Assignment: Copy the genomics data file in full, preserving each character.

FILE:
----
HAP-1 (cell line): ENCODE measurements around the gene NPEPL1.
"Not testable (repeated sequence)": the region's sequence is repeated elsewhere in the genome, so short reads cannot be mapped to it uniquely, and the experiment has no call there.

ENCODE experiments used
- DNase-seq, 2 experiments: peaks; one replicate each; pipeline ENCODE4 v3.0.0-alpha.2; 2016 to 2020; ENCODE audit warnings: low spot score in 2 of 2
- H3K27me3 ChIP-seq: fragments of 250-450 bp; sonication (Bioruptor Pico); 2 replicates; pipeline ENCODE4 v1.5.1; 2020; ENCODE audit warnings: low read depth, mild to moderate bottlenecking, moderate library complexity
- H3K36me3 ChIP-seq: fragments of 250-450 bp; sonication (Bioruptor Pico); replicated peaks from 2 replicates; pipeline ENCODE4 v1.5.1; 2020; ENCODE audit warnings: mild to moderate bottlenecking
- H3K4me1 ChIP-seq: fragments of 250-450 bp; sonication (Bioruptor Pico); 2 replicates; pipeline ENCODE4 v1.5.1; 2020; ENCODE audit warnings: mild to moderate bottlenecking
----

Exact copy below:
HAP-1 (cell line): ENCODE measurements around the gene NPEPL1.
"Not testable (repeated sequence)": the region's sequence is repeated elsewhere in the genome, so short reads cannot be mapped to it uniquely, and the experiment has no call there.

ENCODE experiments used
- DNase-seq, 2 experiments: peaks; one replicate each; pipeline ENCODE4 v3.0.0-alpha.2; 2016 to 2020; ENCODE audit warnings: low spot score in 2 of 2
- H3K27me3 ChIP-seq: fragments of 250-450 bp; sonication (Bioruptor Pico); 2 replicates; pipeline ENCODE4 v1.5.1; 2020; ENCODE audit warnings: low read depth, mild to moderate bottlenecking, moderate library complexity
- H3K36me3 ChIP-seq: fragments of 250-450 bp; sonication (Bioruptor Pico); replicated peaks from 2 replicates; pipeline ENCODE4 v1.5.1; 2020; ENCODE audit warnings: mild to moderate bottlenecking
- H3K4me1 ChIP-seq: fragments of 250-450 bp; sonication (Bioruptor Pico); 2 replicates; pipeline ENCODE4 v1.5.1; 2020; ENCODE audit warnings: mild to moderate bottlenecking